It’s time for the Washington and Oregon congressional delegations to start raising heck in Washington, D.C., over the botched cleanup of the Hanford Nuclear Reservation.
Gov. Jay Inslee and Attorney General Bob Ferguson have already expressed their outrage after the federal Department of Energy recently announced it would miss two more cleanup deadlines. Now it’s time for our states’ federal lawmakers to start applying some serious pressure to end the DOE’s inexplicable foot-dragging.
The DOE has known since 1956 that the tanks were leaking. By 1968, the DOE had confirmed that a toxic sludge, which will remain radioactive for hundreds of years, was oozing from at least 12 of the aging tanks.
The cleanup began nearly a quarter-century ago. But after spending more than $36 billion, repeated technical glitches and project mismanagement have produced little more than delay after delay.
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Washington state took the federal government to court three years ago over the slow progress in cleaning up and securing 56 million gallons of radioactive toxic waste brewing in 177 mostly obsolete underground storage tanks. Several of them are leaking as much as 1,000 gallons of waste every year, all of it slowly seeping toward the Columbia River.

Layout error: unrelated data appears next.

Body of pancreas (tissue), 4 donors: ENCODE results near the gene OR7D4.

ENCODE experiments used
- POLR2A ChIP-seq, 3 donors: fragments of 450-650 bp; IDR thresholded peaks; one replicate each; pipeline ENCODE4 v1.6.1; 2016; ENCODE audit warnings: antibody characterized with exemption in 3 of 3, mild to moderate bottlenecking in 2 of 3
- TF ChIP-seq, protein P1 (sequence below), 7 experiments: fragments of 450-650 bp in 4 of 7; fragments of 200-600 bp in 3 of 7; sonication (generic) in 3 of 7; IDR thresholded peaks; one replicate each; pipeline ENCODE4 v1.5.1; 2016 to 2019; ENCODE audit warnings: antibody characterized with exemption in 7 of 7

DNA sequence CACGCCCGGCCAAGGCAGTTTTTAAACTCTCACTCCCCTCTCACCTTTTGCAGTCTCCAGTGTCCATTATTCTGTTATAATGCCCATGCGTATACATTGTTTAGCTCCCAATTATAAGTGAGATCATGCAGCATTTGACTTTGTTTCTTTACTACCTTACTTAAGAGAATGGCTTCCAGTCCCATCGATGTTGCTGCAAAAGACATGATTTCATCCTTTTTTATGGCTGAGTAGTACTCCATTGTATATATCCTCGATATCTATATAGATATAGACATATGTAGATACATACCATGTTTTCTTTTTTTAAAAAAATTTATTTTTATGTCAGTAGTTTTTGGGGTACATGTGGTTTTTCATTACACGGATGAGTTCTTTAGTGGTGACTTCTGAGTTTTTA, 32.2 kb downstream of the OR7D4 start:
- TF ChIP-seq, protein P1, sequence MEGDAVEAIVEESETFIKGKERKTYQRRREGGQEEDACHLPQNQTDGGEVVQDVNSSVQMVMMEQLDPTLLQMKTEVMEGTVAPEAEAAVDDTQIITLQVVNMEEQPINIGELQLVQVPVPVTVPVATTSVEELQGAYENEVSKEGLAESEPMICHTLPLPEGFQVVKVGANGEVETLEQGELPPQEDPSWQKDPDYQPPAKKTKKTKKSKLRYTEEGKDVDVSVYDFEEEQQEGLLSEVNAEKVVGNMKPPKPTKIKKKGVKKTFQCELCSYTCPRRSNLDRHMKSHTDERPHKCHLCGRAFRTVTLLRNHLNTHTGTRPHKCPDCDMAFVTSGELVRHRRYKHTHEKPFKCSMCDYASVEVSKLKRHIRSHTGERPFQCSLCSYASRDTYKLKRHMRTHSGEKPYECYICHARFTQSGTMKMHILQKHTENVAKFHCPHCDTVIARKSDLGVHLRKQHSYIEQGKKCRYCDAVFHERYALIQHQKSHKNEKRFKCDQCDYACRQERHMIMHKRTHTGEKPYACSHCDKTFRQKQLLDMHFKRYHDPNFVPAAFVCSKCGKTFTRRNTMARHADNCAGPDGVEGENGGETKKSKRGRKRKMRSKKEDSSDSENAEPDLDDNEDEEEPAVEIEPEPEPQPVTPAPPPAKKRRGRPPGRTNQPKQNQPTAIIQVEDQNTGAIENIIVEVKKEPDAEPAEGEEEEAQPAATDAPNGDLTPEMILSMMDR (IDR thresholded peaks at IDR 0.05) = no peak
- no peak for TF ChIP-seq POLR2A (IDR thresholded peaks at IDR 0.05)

Since the leaks were first discovered, experts estimate that more than 1 million gallons of waste have soaked into the soil.
That lawsuit ended with the 2010 Hanford Cleanup Consent Decree specifying requirements for the DOE to meet. The Energy Department has already missed two of the cleanup milestones in the decree, and it is now saying it will miss two more.
That’s unacceptable, as Inslee has said, and the people of Washington deserve answers about why these delays are occurring and how the DOE plans to catch up, as Ferguson as demanded.
Inslee should have some political capital to spend in the other Washington. He was originally elected to Congress in a district that spanned the Cascades and included the Hanford site. Ferguson has the power to initiate another federal lawsuit.
But Inslee and Ferguson are new in their jobs, as is the new energy secretary, Ernest Moniz, who visited Hanford for the first time Wednesday. It would help if the congressional delegations from Washington and Oregon joined together in a bipartisan and loud full-court press on the Obama administration and the DOE.
Everyone at the federal level seems to be missing a sense of urgency to complete the Hanford project. This is puzzling. One of the leaking tanks sits within 5 miles of the Columbia River, and the toxic waste trickling from it will reach the river’s banks within a decade or so. Downstream, more than 175,000 people rely on the Columbia for their drinking water.
How much clout does the Washington state congressional delegation really wield in Washington, D.C.? We urge lawmakers to find out. Based on the lack of progress at the Hanford Nuclear Reservation, the answer, so far, appears to be “not much.”